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Walker dominates Wis. political news in ’13 

Associated Press

Wisconsin Gov. Scott Walker answers a question during an Associated Press interview in his office Monday, Nov. 26, 2012, in Madison, Wis. Walker told The Associated Press on Monday that he's focused on putting together the next state budget and his job as governor, not a presidential run in 2016. (AP Photo/Morry Gash)

Gov. Scott Walker is wrapping up a busy 2013 that included an investigation and a new book. (AP Photo/Morry Gash)

MADISON, Wis. (AP) — Gov. Scott Walker dominated the political news in Wisconsin this year, even without a recall election or 100,000 people protesting outside his window.

Walker fueled talks of a presidential run with the release of his book “Unintimidated,” drew Democrats’ ire by rejecting a federal Medicaid expansion and kept proponents of a massive new casino in Kenosha guessing about whether he’d sign off on it. He hasn’t yet.

Walker also got an opponent in his 2014 re-election efforts — Democrat Mary Burke. Her father started one of the state’s most famous companies, bicycle-maker Trek, but her only political experience is serving on Madison’s school board.

A secret investigation into former Walker aides and allies closed in February with no charges against the governor, but in October a new probe into Walker’s campaign and conservative groups came to light. The Republican governor has stayed mum, saying secrecy requirements surrounding the John Doe proceedings prevent him from commenting.

Walker did plenty of talking touting his book, which recounted the 2011 fight over union rights that spurred the protests and led to his recall election in 2012. Walker’s high profile and his refusal to commit to serving a full term if re-elected stirred talks of a 2016 presidential run.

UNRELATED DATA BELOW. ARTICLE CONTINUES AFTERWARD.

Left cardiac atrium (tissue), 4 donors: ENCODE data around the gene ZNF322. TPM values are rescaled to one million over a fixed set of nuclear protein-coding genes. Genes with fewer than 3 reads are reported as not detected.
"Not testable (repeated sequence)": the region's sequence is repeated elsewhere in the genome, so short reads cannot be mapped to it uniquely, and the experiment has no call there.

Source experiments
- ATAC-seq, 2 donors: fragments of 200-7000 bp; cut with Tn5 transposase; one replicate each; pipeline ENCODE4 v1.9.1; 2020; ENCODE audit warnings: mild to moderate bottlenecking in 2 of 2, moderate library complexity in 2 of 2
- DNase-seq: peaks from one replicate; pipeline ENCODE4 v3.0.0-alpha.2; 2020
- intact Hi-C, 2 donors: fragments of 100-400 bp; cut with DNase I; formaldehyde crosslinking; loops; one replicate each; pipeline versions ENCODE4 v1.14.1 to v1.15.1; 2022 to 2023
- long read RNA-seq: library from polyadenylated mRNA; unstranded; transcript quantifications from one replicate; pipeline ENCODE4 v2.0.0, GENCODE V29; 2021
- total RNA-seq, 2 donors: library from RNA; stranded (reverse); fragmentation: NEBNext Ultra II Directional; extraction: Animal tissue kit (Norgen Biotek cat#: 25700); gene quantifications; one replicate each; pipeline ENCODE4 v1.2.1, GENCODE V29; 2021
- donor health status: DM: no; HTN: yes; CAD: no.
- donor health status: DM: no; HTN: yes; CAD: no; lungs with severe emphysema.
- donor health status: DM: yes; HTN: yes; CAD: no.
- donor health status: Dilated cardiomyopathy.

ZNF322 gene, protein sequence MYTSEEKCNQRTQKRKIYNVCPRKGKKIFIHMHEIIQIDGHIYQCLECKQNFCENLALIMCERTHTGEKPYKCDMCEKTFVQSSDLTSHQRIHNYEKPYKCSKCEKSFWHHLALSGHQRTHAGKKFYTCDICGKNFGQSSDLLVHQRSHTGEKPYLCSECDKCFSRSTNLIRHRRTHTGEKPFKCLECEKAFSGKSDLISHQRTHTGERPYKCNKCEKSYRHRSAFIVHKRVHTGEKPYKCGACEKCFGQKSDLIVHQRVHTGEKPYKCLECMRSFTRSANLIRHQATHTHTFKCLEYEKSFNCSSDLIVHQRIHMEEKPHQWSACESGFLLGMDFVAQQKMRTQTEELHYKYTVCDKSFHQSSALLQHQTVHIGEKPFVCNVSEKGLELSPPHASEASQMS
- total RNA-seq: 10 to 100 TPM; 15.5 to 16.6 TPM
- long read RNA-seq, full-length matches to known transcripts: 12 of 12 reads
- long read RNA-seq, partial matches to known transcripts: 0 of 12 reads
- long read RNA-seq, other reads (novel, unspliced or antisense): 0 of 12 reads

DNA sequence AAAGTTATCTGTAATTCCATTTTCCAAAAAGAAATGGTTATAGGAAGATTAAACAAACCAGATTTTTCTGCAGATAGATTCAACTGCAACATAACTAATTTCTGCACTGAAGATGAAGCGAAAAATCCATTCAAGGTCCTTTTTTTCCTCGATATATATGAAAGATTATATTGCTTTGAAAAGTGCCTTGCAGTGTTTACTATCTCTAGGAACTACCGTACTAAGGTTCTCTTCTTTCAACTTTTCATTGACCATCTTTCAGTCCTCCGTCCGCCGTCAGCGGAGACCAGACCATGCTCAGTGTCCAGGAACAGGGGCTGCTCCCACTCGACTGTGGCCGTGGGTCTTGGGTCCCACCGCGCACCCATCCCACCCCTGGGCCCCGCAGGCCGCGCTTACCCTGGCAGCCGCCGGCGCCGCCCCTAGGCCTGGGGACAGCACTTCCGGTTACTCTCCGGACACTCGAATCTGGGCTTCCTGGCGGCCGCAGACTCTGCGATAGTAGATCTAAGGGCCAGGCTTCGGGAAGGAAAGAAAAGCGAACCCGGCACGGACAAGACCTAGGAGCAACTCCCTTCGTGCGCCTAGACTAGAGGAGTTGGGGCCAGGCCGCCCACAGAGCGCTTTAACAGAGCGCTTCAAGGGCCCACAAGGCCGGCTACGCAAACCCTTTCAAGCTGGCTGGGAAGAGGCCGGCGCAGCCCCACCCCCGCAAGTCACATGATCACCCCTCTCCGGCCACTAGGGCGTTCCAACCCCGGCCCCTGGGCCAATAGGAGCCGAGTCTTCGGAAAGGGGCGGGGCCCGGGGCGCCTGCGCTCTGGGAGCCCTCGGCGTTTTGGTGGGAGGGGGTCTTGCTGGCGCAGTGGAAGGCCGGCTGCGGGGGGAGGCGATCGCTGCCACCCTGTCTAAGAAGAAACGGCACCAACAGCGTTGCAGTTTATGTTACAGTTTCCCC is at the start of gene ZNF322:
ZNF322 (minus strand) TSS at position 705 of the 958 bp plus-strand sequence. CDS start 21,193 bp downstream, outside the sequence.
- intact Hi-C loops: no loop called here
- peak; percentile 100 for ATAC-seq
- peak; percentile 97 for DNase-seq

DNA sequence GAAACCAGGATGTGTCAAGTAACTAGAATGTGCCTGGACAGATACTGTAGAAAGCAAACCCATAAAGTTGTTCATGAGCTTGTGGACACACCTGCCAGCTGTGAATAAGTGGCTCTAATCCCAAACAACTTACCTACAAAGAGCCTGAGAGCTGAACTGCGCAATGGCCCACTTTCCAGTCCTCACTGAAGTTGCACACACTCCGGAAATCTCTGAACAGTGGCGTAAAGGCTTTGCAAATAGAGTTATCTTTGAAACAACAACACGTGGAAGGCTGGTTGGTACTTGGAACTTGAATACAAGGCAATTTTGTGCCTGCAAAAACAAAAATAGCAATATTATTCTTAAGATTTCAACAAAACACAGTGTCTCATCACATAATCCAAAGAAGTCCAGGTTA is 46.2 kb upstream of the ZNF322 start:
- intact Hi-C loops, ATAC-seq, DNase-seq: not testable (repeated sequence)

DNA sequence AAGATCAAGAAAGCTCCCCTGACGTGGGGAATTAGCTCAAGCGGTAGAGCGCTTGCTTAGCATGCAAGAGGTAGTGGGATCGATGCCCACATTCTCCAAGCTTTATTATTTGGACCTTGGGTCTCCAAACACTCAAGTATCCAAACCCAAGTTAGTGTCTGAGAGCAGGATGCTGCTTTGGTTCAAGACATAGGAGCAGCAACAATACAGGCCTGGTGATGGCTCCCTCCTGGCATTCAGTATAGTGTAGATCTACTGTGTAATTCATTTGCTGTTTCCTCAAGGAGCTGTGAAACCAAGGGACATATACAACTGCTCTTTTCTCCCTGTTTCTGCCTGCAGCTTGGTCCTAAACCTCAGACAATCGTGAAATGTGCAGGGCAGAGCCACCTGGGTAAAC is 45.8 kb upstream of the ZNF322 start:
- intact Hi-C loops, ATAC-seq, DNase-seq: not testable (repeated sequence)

Another Wisconsin Republican — Rep. Paul Ryan — also is considered a possible presidential contender. Unlike Walker, Ryan kept a low profile for much of the year. But after a partial federal government shutdown, Ryan helped hammer out a budget deal with Democrats, putting him back in the spotlight and on the radar for 2016.

“Walker’s continued expansion of a national presence is the striking thing,” said Charles Franklin, a Marquette Law School professor and expert on state politics. “(Ryan has) really emerged as a pivotal figure in the current budget deal. In that sense, I think both of them, with somewhat different timing, have ended the year back on the national stage.”

But the GOP stars weren’t the only ones making news.

University of Wisconsin President Kevin Reilly announced he was retiring after Republican lawmakers outraged over the UW system’s $650 million reserve froze tuition for two years. The university accumulated the reserve, which included $414 million in surplus tuition, while raising tuition year after year.

Republican Attorney General J.B. Van Hollen announced in October that he wouldn’t seek a third term, leaving everyone guessing as to his next move. The 47-year-old said in December that he’s not shutting out a possible run for Wisconsin Supreme Court in 2015, but he’s not interested in running for governor or U.S. Senate.

While Van Hollen was on his way out, two other incumbents stayed put. Justice Pat Roggensack and state superintendent Tony Evers easily won re-election in the spring.

The state’s highest court heard arguments in November on the constitutionality of major parts of Walker’s union law, but didn’t make a decision. That will likely come in 2014.

The Republican-controlled Legislature passed a number of Walker’s priorities, including property and income tax cuts and a state budget that expanded the private school voucher program statewide. It also backed Walker’s decision to reject federal funding to expand Medicaid and instead tighten income eligibility for the program.

The governor also refused to have Wisconsin create its own online exchange where subsidized health insurance plans are for sale, sending residents to the federal website to buy policies.

Perhaps the biggest political battle was over whether to loosen environmental laws and regulations to make it easier for a 4 1/2-mile-long open pit iron ore mine to open in northern Wisconsin not far from Lake Superior. Environmentalists, tribal members who live nearby, Democrats and a couple sympathetic Republicans were unable to stop the bill from passing and being signed into law by Walker.

Even so, expected lawsuits could delay the mine’s opening for years.

Associated Press writer Todd Richmond also contributed to this report.

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